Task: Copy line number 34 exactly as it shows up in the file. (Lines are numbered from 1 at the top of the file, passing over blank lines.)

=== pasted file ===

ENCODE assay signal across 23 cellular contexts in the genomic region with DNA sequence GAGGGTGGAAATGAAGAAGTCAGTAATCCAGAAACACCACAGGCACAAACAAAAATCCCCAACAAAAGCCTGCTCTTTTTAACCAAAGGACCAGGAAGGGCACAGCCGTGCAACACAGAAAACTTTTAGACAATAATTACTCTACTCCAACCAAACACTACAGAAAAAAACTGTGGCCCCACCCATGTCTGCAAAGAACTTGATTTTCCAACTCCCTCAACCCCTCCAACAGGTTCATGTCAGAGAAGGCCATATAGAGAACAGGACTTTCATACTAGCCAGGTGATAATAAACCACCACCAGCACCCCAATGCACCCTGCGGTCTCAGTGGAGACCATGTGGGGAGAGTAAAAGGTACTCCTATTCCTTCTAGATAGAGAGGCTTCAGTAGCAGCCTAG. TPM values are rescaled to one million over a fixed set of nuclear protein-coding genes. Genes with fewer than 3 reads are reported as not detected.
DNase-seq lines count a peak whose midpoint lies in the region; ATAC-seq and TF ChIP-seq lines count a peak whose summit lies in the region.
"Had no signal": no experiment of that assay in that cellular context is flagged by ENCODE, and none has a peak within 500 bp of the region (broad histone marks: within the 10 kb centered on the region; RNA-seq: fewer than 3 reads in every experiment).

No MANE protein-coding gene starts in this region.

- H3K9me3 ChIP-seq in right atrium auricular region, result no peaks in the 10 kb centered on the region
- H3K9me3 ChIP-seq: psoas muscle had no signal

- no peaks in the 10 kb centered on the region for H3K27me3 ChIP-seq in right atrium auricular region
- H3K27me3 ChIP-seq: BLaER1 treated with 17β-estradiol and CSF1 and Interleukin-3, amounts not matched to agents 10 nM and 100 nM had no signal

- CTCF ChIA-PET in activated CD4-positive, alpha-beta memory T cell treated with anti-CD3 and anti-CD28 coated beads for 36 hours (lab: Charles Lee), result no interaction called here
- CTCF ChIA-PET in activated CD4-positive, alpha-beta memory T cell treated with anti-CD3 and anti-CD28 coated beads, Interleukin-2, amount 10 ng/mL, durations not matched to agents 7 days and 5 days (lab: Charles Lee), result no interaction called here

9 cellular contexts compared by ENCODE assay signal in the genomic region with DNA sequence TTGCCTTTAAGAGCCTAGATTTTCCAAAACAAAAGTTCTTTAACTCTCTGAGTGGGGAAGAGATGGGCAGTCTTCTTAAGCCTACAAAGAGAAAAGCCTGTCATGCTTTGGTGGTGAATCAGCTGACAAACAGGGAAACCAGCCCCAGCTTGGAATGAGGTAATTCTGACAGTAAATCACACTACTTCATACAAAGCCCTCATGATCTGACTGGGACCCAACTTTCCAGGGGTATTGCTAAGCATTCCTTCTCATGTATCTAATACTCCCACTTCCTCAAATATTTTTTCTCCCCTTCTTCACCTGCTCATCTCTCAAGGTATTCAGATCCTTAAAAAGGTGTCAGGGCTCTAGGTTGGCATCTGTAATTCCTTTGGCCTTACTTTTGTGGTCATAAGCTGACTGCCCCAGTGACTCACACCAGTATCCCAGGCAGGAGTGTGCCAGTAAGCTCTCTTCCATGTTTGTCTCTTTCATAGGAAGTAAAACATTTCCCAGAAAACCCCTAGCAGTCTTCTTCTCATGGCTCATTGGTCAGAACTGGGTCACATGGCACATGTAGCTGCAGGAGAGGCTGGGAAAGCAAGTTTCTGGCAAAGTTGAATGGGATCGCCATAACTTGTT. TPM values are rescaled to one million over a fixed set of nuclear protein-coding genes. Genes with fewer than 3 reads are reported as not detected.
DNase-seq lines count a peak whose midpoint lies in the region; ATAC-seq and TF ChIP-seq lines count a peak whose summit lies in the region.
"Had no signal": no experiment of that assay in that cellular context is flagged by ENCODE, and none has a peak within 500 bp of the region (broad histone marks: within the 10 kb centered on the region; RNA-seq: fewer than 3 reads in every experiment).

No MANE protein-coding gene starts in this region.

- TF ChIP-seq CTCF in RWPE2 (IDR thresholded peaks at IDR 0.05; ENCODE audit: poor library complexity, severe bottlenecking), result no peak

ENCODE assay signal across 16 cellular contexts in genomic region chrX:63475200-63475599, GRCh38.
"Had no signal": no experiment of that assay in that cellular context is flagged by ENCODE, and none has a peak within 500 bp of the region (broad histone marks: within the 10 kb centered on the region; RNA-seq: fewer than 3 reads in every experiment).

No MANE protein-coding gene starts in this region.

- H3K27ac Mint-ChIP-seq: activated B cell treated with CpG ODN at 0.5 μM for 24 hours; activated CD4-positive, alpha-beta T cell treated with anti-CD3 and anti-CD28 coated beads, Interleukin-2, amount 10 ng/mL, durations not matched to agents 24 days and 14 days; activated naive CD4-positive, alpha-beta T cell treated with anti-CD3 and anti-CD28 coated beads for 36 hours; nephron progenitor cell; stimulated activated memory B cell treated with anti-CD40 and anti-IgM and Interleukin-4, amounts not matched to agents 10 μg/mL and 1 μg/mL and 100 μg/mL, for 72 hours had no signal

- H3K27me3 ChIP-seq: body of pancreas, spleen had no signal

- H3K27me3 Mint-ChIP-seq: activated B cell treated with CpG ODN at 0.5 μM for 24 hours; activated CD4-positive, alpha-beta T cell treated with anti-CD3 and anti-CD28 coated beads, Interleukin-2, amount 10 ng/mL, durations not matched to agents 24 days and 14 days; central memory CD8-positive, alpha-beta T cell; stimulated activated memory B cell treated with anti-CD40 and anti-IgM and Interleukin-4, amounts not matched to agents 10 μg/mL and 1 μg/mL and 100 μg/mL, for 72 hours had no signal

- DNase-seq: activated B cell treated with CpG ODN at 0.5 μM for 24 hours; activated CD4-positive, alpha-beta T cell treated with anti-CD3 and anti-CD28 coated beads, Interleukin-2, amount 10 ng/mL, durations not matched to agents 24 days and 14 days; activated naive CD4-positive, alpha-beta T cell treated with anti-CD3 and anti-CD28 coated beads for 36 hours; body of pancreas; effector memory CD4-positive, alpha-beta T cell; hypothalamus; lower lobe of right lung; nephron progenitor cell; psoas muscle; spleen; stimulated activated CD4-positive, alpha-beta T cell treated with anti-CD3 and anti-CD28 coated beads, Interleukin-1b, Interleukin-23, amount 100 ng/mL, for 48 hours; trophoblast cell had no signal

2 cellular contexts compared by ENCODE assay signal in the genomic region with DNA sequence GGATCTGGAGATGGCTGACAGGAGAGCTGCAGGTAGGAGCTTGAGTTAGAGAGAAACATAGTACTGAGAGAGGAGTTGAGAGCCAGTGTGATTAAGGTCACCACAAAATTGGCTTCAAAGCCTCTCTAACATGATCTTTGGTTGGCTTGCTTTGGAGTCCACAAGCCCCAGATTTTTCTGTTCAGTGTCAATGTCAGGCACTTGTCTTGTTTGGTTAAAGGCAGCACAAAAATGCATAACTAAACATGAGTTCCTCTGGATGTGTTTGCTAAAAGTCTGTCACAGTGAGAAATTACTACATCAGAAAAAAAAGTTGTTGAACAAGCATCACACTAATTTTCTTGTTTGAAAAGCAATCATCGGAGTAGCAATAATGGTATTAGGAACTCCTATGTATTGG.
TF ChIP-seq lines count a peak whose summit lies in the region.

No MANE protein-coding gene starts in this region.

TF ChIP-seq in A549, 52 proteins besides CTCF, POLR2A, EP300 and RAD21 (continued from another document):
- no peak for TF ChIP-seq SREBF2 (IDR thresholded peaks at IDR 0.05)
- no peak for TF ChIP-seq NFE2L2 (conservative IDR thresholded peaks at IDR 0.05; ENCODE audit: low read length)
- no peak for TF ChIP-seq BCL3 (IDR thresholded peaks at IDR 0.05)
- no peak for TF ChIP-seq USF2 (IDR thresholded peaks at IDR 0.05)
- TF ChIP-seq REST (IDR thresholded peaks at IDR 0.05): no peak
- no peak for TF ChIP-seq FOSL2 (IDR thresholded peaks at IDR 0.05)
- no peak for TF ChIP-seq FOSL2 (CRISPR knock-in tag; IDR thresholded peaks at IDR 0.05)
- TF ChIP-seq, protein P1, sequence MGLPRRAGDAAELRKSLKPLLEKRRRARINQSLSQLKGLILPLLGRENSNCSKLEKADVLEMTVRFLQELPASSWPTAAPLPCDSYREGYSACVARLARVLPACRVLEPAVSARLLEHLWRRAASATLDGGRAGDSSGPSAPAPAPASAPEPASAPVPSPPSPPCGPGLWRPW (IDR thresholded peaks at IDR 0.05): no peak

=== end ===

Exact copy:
- TF ChIP-seq, protein P1, sequence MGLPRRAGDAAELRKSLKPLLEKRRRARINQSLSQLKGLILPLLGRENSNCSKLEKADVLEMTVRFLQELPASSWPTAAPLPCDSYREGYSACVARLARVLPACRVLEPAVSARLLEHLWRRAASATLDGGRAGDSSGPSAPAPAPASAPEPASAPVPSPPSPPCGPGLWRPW (IDR thresholded peaks at IDR 0.05): no peak